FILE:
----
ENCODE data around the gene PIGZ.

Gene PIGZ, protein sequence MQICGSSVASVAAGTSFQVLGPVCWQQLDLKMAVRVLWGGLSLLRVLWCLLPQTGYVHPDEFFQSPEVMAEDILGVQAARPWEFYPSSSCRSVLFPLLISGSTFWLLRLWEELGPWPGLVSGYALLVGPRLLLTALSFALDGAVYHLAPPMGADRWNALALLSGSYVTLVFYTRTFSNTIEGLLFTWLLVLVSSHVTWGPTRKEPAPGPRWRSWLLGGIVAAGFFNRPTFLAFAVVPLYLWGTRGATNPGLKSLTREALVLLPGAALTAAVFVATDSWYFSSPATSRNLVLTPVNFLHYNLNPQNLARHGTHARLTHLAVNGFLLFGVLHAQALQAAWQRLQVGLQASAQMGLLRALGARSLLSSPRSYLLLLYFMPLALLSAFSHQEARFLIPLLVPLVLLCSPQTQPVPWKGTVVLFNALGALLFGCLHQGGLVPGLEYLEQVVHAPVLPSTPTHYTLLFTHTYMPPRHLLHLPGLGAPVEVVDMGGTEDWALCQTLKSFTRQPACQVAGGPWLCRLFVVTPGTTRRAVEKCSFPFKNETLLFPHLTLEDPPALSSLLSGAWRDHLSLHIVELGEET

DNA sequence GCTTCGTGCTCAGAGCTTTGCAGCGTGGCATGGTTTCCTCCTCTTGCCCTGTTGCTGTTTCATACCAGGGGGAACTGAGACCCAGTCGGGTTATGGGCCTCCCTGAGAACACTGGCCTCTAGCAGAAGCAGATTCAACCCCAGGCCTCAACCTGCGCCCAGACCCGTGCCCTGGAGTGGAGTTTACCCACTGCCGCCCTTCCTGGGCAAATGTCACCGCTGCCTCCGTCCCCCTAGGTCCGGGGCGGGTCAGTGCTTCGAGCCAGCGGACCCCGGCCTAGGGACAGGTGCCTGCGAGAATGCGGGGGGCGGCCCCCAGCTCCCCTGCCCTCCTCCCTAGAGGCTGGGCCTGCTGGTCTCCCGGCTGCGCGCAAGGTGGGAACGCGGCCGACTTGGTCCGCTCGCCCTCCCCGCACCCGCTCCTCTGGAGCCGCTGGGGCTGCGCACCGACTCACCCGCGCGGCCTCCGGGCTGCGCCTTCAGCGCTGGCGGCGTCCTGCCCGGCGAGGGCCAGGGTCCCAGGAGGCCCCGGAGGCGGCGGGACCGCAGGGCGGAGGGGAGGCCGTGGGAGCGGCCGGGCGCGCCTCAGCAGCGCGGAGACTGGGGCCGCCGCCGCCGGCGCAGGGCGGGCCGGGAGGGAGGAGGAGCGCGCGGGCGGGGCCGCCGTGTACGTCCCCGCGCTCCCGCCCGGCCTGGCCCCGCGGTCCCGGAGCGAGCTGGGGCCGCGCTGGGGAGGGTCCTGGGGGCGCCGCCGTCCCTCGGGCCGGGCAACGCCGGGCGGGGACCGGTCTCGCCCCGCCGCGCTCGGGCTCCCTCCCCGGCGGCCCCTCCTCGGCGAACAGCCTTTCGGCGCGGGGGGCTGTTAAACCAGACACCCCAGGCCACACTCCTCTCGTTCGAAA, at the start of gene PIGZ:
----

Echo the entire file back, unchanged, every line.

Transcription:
ENCODE data around the gene PIGZ.

Gene PIGZ, protein sequence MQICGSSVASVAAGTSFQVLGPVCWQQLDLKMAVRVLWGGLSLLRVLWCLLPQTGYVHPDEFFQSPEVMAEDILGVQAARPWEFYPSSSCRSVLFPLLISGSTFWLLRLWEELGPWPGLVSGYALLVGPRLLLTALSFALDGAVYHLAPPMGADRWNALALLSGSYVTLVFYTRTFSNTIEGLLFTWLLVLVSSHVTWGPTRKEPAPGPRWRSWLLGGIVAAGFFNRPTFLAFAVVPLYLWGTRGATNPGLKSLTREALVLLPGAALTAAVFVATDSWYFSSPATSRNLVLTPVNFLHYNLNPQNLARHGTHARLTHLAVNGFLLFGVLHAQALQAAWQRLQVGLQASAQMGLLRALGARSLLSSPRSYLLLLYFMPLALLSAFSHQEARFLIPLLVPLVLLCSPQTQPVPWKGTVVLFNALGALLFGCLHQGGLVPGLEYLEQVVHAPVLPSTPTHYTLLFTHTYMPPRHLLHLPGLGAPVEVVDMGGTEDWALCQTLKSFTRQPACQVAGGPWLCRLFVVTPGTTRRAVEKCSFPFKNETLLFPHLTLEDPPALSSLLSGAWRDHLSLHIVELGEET

DNA sequence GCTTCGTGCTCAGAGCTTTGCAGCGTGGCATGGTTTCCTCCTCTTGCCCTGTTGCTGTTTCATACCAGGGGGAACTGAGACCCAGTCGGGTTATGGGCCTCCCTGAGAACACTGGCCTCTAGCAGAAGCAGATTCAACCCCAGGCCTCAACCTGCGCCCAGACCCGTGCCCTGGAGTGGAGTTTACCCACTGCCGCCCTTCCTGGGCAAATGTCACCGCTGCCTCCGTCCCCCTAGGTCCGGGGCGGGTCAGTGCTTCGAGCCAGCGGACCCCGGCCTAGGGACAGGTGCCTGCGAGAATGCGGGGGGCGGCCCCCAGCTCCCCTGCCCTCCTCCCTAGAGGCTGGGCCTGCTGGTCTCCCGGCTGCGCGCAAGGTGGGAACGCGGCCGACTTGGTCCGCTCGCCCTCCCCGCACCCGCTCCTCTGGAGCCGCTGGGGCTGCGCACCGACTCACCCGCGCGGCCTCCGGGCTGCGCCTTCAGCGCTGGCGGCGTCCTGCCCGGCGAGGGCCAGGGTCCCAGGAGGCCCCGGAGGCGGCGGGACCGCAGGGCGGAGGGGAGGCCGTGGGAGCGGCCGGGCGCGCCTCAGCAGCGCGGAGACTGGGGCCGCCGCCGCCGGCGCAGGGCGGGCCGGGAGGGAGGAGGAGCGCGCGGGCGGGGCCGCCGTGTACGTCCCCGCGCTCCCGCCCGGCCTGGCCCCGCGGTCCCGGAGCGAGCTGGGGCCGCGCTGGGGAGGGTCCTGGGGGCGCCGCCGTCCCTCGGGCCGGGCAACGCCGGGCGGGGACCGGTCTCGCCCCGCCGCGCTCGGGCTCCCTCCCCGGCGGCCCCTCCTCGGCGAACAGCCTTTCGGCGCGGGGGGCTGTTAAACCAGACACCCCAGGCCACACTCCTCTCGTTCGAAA, at the start of gene PIGZ: